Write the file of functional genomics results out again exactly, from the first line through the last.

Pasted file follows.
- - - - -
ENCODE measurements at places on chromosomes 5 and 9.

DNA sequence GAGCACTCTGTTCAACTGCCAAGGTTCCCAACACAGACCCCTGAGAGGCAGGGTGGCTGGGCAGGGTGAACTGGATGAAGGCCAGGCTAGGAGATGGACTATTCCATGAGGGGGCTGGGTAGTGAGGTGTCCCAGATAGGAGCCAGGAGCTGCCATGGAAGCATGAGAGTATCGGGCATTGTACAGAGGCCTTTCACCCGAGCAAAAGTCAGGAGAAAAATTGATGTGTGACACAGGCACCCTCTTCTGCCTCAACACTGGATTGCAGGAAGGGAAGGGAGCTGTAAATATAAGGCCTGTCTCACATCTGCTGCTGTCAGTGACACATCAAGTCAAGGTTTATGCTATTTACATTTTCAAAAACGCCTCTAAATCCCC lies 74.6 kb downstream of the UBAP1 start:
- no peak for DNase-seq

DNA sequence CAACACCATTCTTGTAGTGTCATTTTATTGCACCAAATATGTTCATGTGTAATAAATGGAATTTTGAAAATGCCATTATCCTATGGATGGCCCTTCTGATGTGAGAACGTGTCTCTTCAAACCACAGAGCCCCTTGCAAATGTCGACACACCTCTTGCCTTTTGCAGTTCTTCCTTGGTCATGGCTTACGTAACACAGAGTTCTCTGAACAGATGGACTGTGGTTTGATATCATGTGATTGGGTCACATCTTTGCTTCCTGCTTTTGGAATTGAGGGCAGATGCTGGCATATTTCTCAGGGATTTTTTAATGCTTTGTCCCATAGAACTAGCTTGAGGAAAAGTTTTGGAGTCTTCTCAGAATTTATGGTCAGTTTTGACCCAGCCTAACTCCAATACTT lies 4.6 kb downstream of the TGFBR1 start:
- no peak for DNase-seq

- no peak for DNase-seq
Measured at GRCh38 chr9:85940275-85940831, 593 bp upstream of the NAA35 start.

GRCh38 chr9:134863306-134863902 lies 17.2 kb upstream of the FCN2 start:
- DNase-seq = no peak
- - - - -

ENCODE measurements at places on chromosomes 5 and 9.

DNA sequence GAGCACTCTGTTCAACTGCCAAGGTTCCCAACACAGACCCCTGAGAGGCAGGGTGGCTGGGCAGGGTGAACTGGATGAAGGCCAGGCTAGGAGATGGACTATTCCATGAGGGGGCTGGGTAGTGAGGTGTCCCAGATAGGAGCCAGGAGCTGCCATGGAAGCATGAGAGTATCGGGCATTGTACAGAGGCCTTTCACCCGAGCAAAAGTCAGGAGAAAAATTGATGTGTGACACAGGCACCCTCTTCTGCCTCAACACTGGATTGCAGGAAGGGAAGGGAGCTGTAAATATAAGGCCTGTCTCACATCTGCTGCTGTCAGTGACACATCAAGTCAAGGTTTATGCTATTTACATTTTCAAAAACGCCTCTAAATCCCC lies 74.6 kb downstream of the UBAP1 start:
- no peak for DNase-seq

DNA sequence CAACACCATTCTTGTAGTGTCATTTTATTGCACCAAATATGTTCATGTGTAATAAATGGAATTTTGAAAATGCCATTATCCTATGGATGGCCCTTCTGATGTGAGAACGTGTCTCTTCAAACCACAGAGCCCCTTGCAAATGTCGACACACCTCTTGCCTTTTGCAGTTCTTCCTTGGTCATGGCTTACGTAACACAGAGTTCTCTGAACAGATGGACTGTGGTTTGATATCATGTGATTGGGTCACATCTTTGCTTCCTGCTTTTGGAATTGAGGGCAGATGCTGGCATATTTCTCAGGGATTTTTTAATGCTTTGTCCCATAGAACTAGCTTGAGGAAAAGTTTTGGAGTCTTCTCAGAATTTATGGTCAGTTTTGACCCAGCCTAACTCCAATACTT lies 4.6 kb downstream of the TGFBR1 start:
- no peak for DNase-seq

- no peak for DNase-seq
Measured at GRCh38 chr9:85940275-85940831, 593 bp upstream of the NAA35 start.

GRCh38 chr9:134863306-134863902 lies 17.2 kb upstream of the FCN2 start:
- DNase-seq = no peak